Mr. Tajbakhsh was sentenced in October to 15 years in prison for his part in unrest that followed voting in June that saw President Mahmoud Ahmadinejad re-elected.

On Monday, he was handed further charges of “spying for the George Soros foundation,” according to the New York Times, citing a Tajbakhsh family member. The “foundation” refers to Mr. Soros’ Open Society Institute, a pro-democracy group founded by the financier and philanthropist.

“The charges against Mr. Tajbakhsh are baseless, and his original sentence on Oct. 20 was an outrage,” Mr. Gibbs said.

“The Iranian government cannot earn the respect of the international community when it violates universal rights and continues to imprison innocent people,” he added.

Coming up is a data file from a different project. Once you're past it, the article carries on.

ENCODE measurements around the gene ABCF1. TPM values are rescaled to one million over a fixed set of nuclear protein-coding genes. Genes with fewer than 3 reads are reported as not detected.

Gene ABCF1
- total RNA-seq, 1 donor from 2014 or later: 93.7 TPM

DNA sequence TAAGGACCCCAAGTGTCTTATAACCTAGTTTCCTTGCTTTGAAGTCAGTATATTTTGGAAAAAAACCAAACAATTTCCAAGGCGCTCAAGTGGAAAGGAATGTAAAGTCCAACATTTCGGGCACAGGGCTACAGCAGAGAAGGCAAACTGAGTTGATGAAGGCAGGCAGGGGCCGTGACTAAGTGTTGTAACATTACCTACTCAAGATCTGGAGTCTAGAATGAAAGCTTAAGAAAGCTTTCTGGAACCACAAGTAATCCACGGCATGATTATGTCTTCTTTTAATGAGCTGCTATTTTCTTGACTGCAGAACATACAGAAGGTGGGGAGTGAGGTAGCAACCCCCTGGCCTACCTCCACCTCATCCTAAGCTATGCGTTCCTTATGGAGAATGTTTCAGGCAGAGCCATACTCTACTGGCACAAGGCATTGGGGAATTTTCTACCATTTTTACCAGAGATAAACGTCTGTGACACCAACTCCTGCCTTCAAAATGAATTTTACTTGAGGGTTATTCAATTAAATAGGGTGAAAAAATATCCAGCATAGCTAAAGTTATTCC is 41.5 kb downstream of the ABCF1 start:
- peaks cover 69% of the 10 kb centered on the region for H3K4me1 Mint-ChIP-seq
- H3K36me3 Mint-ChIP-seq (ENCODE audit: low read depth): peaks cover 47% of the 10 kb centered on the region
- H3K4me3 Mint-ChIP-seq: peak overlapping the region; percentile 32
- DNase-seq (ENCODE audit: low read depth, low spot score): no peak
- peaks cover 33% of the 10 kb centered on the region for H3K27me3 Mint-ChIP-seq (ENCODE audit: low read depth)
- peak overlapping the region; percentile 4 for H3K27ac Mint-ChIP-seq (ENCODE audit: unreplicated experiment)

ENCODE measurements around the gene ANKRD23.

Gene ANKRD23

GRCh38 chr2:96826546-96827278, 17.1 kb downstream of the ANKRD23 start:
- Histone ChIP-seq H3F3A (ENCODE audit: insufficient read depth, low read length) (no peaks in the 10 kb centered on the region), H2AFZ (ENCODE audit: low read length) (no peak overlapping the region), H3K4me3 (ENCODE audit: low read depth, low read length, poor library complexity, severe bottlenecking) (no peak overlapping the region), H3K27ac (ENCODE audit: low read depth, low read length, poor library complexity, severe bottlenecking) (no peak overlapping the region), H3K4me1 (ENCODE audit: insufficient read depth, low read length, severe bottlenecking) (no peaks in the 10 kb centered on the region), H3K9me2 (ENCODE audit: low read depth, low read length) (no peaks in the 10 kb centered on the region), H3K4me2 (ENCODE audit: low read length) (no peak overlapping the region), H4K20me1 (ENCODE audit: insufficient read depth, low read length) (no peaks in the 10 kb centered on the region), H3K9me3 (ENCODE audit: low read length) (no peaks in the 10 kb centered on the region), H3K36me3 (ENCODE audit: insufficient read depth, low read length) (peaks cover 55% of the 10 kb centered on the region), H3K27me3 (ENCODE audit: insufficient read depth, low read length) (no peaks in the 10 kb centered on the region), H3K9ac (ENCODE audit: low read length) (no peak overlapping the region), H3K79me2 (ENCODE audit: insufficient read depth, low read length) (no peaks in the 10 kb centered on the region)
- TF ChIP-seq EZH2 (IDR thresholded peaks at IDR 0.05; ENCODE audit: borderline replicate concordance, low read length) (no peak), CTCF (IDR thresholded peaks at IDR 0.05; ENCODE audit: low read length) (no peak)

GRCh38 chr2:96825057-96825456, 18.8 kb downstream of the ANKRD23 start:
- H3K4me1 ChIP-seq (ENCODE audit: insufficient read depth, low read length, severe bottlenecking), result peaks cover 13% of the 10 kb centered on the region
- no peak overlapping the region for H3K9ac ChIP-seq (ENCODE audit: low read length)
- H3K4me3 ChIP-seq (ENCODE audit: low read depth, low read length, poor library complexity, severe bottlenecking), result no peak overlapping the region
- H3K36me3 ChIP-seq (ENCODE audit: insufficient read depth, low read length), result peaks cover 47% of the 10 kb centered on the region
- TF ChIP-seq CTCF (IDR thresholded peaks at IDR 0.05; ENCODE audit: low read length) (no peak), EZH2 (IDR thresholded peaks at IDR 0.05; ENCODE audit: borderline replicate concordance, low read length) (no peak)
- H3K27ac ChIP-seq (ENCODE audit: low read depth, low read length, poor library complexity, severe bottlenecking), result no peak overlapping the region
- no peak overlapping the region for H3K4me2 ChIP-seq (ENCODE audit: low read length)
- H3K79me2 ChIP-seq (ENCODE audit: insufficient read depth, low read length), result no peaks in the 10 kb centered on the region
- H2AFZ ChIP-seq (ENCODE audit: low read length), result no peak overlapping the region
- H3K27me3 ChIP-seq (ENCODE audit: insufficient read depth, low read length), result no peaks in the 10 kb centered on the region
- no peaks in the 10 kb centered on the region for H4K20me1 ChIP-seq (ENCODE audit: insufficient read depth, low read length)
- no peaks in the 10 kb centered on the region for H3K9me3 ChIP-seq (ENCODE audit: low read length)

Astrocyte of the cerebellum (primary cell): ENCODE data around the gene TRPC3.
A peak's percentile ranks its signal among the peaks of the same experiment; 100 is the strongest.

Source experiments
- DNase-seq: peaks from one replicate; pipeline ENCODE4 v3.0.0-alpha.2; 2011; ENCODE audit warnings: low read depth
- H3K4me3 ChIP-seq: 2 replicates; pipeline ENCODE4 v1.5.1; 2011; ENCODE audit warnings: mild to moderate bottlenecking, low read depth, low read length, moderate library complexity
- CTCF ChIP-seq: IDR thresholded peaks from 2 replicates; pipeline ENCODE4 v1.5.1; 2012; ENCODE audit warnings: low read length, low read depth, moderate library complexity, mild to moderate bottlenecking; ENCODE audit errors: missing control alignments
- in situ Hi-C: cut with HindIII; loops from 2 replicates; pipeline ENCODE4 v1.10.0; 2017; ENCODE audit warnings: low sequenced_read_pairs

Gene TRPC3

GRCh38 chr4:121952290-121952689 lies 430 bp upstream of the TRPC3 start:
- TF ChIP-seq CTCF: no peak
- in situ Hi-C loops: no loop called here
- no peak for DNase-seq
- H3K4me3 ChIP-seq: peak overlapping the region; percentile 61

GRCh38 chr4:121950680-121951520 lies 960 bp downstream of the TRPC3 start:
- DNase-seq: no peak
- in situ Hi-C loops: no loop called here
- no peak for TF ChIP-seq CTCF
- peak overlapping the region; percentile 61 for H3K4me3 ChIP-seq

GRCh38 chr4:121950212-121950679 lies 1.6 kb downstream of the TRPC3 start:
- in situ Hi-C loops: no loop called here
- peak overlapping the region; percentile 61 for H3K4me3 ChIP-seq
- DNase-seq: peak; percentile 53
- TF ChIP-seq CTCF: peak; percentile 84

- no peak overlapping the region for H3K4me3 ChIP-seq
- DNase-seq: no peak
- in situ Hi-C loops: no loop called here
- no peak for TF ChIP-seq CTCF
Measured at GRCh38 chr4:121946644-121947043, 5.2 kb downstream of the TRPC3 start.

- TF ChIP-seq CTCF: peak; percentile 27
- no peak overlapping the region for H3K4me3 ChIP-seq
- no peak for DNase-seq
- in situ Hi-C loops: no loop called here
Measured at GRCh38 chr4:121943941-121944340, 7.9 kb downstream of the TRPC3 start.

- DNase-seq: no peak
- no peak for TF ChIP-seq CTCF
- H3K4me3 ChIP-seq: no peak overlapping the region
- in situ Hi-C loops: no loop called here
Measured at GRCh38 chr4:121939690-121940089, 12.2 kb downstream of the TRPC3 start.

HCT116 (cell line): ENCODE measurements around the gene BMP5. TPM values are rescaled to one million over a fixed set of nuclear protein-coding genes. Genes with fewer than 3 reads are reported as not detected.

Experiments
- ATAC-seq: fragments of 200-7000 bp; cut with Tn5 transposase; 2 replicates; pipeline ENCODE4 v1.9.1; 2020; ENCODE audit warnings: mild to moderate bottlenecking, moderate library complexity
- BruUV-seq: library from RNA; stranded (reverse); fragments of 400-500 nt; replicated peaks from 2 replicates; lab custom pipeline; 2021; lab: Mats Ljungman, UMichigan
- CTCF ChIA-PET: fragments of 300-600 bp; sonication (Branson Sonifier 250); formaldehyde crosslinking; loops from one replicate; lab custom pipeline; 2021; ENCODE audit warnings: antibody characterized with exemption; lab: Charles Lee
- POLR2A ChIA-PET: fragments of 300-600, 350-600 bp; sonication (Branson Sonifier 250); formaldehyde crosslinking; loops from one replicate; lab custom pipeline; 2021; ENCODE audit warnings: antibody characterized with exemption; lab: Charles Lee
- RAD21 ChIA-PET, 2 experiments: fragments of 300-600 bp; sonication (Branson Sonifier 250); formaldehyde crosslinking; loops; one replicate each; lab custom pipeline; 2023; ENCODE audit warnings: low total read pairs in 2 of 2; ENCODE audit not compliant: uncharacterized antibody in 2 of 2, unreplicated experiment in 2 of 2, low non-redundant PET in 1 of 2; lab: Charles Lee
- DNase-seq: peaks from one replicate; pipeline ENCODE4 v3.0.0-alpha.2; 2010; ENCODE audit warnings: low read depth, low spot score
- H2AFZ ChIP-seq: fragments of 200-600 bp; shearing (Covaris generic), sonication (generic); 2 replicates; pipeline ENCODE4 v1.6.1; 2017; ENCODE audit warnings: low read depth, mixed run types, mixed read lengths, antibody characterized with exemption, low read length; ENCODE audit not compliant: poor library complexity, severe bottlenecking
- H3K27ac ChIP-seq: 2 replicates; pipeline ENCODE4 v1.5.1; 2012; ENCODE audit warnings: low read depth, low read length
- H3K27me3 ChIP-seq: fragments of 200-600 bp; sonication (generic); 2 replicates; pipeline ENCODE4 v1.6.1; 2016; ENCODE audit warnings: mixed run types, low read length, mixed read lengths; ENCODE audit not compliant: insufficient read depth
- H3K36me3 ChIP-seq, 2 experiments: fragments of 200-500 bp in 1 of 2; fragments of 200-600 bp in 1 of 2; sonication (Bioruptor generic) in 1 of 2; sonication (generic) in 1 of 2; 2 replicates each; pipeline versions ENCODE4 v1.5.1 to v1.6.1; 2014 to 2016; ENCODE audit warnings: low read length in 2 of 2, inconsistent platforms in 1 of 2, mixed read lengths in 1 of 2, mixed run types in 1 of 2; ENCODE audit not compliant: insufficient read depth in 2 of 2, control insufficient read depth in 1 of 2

New targets may increase bills

With one exception, Americans probably won’t see big changes in their day-to-day lives if President Obama achieves his goal for cutting carbon emissions.

But experts agree that people’s energy bills will go up. They just don’t agree on how much they’ll rise.

The White House climate czar is citing a $173 annual cost for a family of four. But studies done by business groups peg the cost for the average household at $900 to $1,539 a year by 2020.

One consultant said much of the cost will depend on exactly how the climate goals are achieved. He also notes that the White House tends to quote the lower, not the higher end of cost analyses.

The Obama administration wants to commit to cutting carbon dioxide emissions in 2010 to about 17 percent below 2005 levels. The president is also setting a goal of cutting emissions by 83 percent by 2050.